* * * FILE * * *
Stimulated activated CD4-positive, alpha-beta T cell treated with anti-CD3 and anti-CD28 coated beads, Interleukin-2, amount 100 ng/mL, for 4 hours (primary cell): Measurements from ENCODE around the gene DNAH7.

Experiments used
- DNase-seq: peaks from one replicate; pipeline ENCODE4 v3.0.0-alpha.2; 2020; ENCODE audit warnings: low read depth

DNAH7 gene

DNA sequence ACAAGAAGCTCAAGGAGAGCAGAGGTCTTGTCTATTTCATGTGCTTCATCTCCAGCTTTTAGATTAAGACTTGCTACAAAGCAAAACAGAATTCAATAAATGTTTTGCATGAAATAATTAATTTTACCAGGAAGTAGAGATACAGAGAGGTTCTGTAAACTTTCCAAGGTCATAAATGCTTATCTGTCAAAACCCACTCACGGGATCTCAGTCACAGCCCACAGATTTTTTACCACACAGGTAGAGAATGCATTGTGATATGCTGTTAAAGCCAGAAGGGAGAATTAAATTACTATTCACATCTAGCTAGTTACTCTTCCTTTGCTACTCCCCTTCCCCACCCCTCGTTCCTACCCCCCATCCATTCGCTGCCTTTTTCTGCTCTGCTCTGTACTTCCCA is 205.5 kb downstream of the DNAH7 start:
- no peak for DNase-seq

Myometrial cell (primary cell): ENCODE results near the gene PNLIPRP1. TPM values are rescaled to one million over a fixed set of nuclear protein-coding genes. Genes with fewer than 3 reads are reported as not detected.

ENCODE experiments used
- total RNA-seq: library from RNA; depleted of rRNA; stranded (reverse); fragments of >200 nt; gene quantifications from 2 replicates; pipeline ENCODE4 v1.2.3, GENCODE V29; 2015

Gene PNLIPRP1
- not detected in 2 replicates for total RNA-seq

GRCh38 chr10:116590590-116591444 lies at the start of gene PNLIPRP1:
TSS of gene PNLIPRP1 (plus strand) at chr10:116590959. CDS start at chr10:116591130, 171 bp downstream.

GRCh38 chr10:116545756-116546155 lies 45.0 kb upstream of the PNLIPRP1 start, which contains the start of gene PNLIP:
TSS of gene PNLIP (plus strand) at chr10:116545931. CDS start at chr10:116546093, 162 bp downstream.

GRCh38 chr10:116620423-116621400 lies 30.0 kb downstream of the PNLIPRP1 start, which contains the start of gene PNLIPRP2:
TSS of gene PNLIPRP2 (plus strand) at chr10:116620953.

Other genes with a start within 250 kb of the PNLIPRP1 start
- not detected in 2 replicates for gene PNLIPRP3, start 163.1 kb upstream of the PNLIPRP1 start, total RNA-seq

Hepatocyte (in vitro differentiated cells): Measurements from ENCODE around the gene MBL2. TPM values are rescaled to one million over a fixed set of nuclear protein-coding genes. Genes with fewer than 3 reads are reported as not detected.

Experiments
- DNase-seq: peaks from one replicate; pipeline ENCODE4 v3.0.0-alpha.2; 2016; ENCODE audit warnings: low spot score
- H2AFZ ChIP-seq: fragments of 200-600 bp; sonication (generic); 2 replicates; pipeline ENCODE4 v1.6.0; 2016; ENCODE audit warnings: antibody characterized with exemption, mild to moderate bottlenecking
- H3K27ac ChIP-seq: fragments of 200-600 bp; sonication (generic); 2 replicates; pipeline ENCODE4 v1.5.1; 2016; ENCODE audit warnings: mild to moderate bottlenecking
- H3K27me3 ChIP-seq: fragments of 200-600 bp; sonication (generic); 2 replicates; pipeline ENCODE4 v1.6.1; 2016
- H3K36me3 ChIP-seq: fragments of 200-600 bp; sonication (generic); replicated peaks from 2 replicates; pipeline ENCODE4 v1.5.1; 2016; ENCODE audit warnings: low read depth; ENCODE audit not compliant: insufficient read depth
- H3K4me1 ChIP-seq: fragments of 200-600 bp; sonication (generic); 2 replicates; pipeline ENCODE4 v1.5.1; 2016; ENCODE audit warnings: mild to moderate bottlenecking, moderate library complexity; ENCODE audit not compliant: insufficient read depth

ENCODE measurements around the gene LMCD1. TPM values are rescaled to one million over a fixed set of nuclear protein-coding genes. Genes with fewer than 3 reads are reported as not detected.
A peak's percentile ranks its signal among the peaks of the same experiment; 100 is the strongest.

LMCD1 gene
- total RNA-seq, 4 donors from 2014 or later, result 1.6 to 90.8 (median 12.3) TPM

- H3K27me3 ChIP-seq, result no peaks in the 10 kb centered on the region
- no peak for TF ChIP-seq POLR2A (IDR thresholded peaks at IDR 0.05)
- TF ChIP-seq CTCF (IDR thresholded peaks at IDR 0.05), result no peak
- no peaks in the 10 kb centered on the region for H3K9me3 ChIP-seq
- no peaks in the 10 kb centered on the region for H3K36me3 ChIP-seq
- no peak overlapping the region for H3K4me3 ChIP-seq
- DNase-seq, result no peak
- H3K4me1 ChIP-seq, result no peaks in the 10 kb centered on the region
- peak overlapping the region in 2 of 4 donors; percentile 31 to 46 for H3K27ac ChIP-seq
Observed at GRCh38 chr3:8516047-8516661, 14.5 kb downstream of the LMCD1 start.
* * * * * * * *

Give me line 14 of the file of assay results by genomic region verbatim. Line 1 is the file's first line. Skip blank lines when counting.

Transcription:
GRCh38 chr10:116545756-116546155 lies 45.0 kb upstream of the PNLIPRP1 start, which contains the start of gene PNLIP: